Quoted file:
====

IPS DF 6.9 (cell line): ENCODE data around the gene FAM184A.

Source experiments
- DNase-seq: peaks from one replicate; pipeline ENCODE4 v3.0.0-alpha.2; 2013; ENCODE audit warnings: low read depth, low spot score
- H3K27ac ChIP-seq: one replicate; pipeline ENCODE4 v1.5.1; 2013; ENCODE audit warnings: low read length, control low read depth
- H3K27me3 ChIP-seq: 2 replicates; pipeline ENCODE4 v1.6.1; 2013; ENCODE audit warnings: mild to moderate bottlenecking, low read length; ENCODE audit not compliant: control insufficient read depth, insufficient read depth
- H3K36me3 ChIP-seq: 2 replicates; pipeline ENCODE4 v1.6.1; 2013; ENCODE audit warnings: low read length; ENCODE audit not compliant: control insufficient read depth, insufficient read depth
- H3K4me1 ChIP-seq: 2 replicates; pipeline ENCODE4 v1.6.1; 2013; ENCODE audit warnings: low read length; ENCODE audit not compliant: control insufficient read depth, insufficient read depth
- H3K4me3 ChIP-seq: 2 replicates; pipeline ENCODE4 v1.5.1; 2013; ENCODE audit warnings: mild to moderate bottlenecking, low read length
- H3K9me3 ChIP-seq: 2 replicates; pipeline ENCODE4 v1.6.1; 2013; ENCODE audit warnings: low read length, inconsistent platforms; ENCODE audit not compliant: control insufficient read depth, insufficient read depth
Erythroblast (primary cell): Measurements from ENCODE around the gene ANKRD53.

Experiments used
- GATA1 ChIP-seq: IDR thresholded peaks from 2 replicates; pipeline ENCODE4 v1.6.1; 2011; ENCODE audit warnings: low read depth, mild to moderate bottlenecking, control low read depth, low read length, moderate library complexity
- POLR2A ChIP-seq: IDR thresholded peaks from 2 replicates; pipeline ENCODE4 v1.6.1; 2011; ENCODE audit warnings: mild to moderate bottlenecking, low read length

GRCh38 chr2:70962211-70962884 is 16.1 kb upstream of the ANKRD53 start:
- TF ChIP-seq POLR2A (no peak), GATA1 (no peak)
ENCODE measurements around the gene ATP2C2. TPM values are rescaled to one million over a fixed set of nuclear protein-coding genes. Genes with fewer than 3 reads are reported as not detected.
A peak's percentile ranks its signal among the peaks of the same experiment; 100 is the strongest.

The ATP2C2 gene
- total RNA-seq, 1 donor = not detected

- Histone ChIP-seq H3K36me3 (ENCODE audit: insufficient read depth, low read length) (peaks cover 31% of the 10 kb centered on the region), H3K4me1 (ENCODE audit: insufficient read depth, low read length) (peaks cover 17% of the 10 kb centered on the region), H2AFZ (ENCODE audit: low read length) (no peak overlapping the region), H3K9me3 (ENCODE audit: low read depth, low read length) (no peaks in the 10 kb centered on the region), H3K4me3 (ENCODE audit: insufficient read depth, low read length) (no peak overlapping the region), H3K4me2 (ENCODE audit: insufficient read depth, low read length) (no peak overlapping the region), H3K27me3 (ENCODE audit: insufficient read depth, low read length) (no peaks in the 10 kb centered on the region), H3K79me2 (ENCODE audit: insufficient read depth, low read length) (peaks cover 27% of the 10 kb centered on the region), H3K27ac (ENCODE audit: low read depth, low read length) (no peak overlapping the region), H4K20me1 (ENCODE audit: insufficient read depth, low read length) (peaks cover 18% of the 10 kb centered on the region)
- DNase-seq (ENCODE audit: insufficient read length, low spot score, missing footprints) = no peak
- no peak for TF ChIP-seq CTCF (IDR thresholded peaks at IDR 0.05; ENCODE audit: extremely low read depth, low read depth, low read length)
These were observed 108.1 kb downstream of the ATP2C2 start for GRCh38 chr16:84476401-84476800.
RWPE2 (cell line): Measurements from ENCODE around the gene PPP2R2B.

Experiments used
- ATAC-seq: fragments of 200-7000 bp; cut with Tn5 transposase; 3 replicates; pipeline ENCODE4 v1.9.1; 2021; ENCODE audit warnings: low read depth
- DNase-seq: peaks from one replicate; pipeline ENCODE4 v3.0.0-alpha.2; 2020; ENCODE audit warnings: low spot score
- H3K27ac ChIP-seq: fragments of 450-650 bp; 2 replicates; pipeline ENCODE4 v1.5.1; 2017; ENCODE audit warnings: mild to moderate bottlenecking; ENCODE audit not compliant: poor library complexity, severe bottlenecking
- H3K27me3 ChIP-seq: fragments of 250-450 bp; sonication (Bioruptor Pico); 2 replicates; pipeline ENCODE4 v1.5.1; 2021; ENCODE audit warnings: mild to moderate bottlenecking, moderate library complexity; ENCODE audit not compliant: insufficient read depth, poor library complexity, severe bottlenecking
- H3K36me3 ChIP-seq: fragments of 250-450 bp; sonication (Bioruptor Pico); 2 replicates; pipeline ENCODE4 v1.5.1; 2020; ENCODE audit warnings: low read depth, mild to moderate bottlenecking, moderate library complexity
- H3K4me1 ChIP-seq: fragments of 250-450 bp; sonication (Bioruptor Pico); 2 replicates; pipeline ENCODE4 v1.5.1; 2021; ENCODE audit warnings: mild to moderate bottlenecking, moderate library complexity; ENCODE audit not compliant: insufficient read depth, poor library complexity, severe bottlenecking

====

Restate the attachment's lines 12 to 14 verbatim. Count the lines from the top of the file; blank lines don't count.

- GATA1 ChIP-seq: IDR thresholded peaks from 2 replicates; pipeline ENCODE4 v1.6.1; 2011; ENCODE audit warnings: low read depth, mild to moderate bottlenecking, control low read depth, low read length, moderate library complexity
- POLR2A ChIP-seq: IDR thresholded peaks from 2 replicates; pipeline ENCODE4 v1.6.1; 2011; ENCODE audit warnings: mild to moderate bottlenecking, low read length

GRCh38 chr2:70962211-70962884 is 16.1 kb upstream of the ANKRD53 start: